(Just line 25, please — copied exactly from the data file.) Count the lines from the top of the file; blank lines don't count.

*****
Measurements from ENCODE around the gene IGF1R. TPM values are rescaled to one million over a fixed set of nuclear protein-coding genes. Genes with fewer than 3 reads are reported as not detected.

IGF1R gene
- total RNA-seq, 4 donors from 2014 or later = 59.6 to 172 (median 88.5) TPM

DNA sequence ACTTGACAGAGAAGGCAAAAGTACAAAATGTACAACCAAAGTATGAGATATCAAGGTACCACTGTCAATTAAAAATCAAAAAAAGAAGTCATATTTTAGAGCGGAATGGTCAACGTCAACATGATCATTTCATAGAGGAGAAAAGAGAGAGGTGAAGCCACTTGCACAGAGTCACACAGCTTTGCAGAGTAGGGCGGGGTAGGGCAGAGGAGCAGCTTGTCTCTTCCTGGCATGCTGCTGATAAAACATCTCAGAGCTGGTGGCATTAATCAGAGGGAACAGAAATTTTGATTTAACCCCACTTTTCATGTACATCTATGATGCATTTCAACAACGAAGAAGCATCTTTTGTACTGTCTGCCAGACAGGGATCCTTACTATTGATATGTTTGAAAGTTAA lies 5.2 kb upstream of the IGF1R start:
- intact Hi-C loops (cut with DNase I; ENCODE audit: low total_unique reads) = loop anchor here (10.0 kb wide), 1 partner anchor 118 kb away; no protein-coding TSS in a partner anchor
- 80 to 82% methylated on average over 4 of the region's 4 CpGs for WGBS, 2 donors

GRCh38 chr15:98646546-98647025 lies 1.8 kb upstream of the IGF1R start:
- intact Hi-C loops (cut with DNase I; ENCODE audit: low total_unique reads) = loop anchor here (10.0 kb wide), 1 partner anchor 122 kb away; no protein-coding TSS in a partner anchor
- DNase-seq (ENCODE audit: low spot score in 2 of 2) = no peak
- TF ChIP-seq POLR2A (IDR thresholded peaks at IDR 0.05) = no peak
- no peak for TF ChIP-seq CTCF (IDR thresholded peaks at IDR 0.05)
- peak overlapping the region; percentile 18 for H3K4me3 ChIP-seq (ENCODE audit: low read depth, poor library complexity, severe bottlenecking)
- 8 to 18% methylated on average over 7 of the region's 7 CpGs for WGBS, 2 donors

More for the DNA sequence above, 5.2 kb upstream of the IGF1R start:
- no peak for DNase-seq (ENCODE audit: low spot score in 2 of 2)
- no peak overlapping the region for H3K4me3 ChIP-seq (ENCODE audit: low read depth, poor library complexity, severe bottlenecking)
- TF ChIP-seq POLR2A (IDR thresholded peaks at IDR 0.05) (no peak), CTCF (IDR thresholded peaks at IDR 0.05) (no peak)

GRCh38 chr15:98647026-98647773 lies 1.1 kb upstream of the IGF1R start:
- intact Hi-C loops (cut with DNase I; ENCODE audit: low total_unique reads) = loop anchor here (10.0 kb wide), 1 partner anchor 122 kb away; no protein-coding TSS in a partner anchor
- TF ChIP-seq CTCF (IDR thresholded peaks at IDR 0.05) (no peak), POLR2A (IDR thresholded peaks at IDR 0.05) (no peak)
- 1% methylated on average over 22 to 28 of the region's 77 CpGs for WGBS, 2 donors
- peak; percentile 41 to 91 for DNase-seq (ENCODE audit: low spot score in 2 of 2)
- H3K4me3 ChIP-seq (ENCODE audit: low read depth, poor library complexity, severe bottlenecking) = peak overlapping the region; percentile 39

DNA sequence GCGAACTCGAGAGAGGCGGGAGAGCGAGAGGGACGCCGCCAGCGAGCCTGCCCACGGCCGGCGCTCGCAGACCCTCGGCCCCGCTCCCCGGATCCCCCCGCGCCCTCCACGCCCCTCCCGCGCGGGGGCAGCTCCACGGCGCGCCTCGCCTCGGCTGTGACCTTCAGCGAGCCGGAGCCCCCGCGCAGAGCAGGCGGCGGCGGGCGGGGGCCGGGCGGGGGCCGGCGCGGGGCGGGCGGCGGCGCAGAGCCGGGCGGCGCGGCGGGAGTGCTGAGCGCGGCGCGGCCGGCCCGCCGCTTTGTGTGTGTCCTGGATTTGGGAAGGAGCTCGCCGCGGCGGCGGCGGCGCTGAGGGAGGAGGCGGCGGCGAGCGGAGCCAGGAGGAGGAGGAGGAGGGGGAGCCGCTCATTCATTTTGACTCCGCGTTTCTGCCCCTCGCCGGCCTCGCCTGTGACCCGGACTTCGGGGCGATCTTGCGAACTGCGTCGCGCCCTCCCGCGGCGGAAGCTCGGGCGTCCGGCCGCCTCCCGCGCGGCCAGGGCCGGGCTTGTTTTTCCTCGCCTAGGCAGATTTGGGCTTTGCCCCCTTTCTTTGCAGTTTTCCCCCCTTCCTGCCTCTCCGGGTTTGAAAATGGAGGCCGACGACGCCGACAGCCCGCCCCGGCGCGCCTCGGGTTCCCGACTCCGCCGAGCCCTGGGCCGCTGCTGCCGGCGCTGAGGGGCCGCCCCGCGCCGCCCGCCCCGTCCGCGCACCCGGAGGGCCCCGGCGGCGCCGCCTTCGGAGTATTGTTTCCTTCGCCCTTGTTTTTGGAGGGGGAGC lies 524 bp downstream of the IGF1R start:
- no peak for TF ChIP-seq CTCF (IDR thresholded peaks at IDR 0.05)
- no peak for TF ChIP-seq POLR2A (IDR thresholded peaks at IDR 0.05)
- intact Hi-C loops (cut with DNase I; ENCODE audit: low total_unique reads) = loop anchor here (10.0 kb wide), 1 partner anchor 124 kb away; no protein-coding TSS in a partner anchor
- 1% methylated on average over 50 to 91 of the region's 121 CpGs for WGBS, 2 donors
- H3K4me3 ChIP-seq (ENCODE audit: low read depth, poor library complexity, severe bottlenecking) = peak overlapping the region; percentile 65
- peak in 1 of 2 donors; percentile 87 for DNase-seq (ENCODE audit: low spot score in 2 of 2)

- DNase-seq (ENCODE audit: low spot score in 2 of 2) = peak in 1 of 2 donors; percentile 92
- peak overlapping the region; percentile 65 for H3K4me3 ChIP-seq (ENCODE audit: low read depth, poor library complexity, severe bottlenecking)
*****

- no peak for TF ChIP-seq CTCF (IDR thresholded peaks at IDR 0.05)